This life of mine is perfect and complete Buddha nature; the teachings state this directly. So this should be easy—just live as an enlightened being. But what is that, really? We come to practice to be completely liberated from suffering, but the old habits of solving problems, finding adjustments or applying ‘the fix’ aren’t the same as taking up the bodhisattva vows. The Buddha and his early followers wandered and practiced together, seeking the true path of awakening, and that’s where we all begin. This Buddha nature is innate, and it has to be verified personally, with one’s very own evolving experience.
“Beginning Mind,” the theme of this Mountain Record, explores the Way-seeking path that calls on us to be wholehearted, attentive, unbiased—to bring forth a mind of beginning, again, and again. Shugen Sensei describes the importance of preparing one’s mind through ancient, traditional Buddhist practices such as prostrations, making offerings, and atonement. Zuisei Goddard explores the wisdom of starting by aligning one’s perspective with the Buddha’s teaching through Right View, and Joseph Goldstein describes the expectations and impatience we bring beginning practice as well as the humbling and softening that can happen over time.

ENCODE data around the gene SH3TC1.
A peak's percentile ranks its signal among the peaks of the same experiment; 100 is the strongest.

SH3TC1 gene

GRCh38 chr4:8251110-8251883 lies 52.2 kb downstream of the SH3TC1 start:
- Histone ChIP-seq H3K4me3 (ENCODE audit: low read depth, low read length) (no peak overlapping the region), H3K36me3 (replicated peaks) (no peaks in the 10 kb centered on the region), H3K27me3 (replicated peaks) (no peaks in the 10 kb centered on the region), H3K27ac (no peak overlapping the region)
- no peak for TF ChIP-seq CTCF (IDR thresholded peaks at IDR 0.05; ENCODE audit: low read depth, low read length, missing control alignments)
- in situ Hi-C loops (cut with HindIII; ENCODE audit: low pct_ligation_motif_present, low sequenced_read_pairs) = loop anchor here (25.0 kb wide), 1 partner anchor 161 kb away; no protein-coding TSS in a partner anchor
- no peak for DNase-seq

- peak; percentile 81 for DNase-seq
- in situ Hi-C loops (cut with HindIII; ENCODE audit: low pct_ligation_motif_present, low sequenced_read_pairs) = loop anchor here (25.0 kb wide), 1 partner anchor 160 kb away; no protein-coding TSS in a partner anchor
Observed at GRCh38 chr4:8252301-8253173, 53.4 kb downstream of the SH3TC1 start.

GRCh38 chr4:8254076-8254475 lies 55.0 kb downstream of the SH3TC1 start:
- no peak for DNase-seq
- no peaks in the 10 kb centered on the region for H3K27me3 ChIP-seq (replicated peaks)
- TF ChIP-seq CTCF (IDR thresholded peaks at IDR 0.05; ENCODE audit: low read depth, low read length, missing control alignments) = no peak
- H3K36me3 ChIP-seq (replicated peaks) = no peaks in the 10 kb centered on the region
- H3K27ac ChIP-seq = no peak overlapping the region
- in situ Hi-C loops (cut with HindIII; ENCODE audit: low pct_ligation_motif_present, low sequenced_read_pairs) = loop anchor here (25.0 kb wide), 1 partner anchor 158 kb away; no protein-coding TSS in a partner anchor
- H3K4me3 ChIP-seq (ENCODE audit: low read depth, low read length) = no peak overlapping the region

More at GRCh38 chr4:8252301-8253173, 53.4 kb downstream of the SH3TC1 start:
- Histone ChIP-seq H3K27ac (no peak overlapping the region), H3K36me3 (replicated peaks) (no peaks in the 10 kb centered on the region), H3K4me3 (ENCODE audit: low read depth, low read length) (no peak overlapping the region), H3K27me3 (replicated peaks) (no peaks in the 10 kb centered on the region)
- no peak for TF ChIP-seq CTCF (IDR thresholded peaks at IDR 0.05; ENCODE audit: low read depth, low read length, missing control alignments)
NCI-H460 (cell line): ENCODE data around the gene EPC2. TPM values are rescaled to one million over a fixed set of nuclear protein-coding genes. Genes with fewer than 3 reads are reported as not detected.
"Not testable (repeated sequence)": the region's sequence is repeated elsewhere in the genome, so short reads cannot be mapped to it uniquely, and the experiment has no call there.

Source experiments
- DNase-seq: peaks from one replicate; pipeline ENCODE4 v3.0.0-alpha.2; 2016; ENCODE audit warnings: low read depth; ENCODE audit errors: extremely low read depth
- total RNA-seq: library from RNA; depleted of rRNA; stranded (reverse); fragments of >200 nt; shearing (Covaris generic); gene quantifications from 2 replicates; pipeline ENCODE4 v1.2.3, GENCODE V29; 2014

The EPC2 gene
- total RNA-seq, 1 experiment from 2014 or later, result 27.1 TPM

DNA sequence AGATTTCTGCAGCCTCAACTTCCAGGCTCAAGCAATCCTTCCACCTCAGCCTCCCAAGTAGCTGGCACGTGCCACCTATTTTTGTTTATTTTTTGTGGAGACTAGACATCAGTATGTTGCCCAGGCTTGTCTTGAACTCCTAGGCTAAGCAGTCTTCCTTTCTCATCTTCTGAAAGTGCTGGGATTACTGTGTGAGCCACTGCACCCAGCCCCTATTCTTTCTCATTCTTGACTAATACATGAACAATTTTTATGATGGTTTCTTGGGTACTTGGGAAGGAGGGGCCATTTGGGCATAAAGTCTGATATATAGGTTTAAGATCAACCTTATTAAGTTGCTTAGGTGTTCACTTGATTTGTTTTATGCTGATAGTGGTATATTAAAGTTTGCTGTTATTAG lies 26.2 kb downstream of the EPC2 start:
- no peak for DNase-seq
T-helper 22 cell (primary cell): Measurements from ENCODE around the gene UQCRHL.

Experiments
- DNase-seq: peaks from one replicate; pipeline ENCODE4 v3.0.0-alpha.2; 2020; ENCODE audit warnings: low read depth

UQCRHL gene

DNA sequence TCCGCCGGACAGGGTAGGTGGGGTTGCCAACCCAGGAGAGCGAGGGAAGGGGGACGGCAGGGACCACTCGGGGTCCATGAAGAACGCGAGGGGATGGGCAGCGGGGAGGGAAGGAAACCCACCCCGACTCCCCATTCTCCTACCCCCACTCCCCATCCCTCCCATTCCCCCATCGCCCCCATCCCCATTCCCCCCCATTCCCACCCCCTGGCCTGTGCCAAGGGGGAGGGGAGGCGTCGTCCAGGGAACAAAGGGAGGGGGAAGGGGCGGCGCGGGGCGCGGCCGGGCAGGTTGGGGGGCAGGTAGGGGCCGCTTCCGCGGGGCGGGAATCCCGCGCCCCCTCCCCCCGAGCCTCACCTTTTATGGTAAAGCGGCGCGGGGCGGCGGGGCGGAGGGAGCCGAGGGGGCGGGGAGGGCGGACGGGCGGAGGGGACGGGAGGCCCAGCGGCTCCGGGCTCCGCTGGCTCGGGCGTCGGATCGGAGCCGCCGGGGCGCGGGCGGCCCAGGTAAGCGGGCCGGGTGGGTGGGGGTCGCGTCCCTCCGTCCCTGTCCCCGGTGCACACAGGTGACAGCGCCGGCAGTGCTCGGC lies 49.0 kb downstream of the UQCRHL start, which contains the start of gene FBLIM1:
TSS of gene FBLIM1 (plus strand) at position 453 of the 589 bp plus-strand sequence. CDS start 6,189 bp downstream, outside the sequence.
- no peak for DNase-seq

Beginning Mind includes curiosity, appreciation, and the use of all our sense faculties. Hojin Osho explores this in her piece on art practice, and Robin Wall Kimmerer through her fresh observations of the natural world. Returning to openness time and again, Hogen Sensei leads us through a koan on zazen. National Buddhist Prison Sangha members contribute their voices in Sangha Reflections, describing what is truly helpful for living our lives with integrity on the bodhisattva path.
May we all do our best to meet reality with a spacious, engaged, questioning mind, and practice all of life, even when it’s difficult, and offer our heart-felt curiosity, lovingkindness and vitality to all beings.
Suzanne Taikyo Gilman
Mountain Record Editor